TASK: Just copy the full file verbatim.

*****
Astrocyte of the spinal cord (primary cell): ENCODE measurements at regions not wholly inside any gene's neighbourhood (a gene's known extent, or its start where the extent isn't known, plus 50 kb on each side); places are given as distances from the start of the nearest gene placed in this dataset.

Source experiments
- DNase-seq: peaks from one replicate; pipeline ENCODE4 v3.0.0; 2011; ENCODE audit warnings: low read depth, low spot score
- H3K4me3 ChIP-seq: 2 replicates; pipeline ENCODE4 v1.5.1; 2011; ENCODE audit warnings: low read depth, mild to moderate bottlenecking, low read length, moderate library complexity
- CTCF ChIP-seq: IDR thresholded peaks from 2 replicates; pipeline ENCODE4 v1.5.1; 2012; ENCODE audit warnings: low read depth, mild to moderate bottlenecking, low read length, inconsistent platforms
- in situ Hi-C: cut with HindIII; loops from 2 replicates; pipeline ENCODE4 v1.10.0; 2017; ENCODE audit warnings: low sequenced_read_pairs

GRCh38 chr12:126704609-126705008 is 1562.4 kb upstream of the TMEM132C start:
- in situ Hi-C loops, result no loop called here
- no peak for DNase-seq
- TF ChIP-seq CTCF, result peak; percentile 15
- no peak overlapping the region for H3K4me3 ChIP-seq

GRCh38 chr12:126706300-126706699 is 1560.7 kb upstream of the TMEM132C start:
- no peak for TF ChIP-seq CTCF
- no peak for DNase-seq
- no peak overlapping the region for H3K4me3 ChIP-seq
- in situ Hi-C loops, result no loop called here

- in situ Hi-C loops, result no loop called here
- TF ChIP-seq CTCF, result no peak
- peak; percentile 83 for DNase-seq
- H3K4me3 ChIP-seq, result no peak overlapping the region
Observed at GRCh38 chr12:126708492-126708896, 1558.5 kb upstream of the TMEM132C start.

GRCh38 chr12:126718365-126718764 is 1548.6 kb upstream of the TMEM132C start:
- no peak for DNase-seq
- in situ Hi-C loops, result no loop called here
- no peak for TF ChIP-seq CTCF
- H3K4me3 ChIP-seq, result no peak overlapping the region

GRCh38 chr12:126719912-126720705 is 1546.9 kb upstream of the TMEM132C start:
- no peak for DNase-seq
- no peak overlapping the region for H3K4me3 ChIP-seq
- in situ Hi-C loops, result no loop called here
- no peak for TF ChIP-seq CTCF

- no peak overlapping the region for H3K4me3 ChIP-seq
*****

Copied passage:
Astrocyte of the spinal cord (primary cell): ENCODE measurements at regions not wholly inside any gene's neighbourhood (a gene's known extent, or its start where the extent isn't known, plus 50 kb on each side); places are given as distances from the start of the nearest gene placed in this dataset.

Source experiments
- DNase-seq: peaks from one replicate; pipeline ENCODE4 v3.0.0; 2011; ENCODE audit warnings: low read depth, low spot score
- H3K4me3 ChIP-seq: 2 replicates; pipeline ENCODE4 v1.5.1; 2011; ENCODE audit warnings: low read depth, mild to moderate bottlenecking, low read length, moderate library complexity
- CTCF ChIP-seq: IDR thresholded peaks from 2 replicates; pipeline ENCODE4 v1.5.1; 2012; ENCODE audit warnings: low read depth, mild to moderate bottlenecking, low read length, inconsistent platforms
- in situ Hi-C: cut with HindIII; loops from 2 replicates; pipeline ENCODE4 v1.10.0; 2017; ENCODE audit warnings: low sequenced_read_pairs

GRCh38 chr12:126704609-126705008 is 1562.4 kb upstream of the TMEM132C start:
- in situ Hi-C loops, result no loop called here
- no peak for DNase-seq
- TF ChIP-seq CTCF, result peak; percentile 15
- no peak overlapping the region for H3K4me3 ChIP-seq

GRCh38 chr12:126706300-126706699 is 1560.7 kb upstream of the TMEM132C start:
- no peak for TF ChIP-seq CTCF
- no peak for DNase-seq
- no peak overlapping the region for H3K4me3 ChIP-seq
- in situ Hi-C loops, result no loop called here

- in situ Hi-C loops, result no loop called here
- TF ChIP-seq CTCF, result no peak
- peak; percentile 83 for DNase-seq
- H3K4me3 ChIP-seq, result no peak overlapping the region
Observed at GRCh38 chr12:126708492-126708896, 1558.5 kb upstream of the TMEM132C start.

GRCh38 chr12:126718365-126718764 is 1548.6 kb upstream of the TMEM132C start:
- no peak for DNase-seq
- in situ Hi-C loops, result no loop called here
- no peak for TF ChIP-seq CTCF
- H3K4me3 ChIP-seq, result no peak overlapping the region

GRCh38 chr12:126719912-126720705 is 1546.9 kb upstream of the TMEM132C start:
- no peak for DNase-seq
- no peak overlapping the region for H3K4me3 ChIP-seq
- in situ Hi-C loops, result no loop called here
- no peak for TF ChIP-seq CTCF

- no peak overlapping the region for H3K4me3 ChIP-seq